This case explores the planning and construction of a Bus Rapid Transit (BRT) System in Jinan, China. The rapid rise in auto ownership and debilitating traffic congestion has required Chinese cities to explore the feasibility of auto-alternative transportation systems. After one city in China successfully implemented a BRT system, students act as a foreign consultant tasked with helping to plan a second BRT system in Jinan. They grapple with logistical challenges, the implications of social equity, and political maneuvering. The case is a lesson in what it means to steadfastly pursue the ideal option when attempting to transfer best practices to new contexts, versus the better, adapted option and how concessions may be needed to ensure that projects are implemented.
transportation planning, social justice, public transportation, economic development, best practices, policy transfer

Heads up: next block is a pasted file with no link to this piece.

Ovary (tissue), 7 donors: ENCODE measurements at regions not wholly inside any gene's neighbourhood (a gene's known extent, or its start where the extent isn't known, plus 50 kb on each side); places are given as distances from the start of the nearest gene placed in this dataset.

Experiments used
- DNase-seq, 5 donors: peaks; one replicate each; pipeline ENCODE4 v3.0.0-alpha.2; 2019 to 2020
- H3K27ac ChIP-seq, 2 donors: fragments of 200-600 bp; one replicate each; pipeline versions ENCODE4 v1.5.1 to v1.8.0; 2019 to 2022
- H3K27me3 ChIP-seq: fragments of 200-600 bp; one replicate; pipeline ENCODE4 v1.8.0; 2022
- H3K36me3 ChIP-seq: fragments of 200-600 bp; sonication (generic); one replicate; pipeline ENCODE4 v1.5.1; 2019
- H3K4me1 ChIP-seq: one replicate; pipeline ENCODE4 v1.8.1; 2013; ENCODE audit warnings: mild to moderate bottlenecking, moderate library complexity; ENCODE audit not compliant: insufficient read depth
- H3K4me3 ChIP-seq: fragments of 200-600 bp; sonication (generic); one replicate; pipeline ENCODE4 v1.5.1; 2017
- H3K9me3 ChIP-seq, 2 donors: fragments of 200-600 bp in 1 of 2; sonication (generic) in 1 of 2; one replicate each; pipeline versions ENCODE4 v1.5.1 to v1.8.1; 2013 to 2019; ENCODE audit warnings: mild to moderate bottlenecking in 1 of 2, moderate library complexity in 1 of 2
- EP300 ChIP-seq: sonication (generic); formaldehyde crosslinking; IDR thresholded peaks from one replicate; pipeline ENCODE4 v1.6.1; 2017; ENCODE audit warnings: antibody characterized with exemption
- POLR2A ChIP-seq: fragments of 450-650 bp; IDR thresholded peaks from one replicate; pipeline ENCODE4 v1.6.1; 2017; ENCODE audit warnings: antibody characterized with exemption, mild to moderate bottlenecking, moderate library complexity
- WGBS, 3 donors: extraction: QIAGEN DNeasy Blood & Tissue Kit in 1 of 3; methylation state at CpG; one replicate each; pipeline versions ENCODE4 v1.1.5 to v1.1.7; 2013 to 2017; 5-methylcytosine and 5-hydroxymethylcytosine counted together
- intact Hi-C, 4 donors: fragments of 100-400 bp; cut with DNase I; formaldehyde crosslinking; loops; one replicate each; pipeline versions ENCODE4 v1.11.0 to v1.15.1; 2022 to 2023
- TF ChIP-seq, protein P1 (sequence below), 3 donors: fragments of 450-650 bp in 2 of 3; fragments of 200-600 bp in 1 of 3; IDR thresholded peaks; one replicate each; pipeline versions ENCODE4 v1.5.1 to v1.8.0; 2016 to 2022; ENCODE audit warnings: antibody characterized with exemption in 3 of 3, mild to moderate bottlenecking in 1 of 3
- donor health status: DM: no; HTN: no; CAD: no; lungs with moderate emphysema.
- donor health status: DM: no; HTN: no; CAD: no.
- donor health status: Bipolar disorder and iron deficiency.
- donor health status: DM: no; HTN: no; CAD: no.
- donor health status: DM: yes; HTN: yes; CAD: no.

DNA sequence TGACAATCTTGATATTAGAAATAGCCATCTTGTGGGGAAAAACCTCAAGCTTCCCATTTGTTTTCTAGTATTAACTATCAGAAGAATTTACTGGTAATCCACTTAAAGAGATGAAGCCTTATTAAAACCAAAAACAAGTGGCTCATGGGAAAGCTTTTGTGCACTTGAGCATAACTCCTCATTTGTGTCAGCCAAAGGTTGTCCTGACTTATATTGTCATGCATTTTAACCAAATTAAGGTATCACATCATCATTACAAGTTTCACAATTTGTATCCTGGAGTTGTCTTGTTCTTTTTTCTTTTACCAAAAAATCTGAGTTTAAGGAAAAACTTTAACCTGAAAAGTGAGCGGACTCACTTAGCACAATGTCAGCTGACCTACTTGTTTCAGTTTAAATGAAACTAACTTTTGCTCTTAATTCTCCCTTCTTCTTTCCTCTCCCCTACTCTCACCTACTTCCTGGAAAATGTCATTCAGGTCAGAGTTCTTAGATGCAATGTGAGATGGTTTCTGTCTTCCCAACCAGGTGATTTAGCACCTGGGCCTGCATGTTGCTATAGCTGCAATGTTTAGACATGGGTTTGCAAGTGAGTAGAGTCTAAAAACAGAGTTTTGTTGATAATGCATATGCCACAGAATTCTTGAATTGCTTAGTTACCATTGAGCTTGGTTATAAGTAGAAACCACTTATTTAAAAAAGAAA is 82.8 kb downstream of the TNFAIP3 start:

- Consider the implications of seeking the best option versus any option that is an improvement over current conditions.
- Recognize the influence national policies have on local problem solving.
- Understand the inflexibility of formula-based, technical solutions: numbers and quantitative models alone may not be able to account for all of the complex dynamics related to politics, economics, cultural norms, physical context, and unexpected operational problems.
- Comprehend the difference between transferring policies and transferring capacity (i.e., specialized skills and training, staffing, political power, etc.), especially when multinational/international bodies and organizations are involved.
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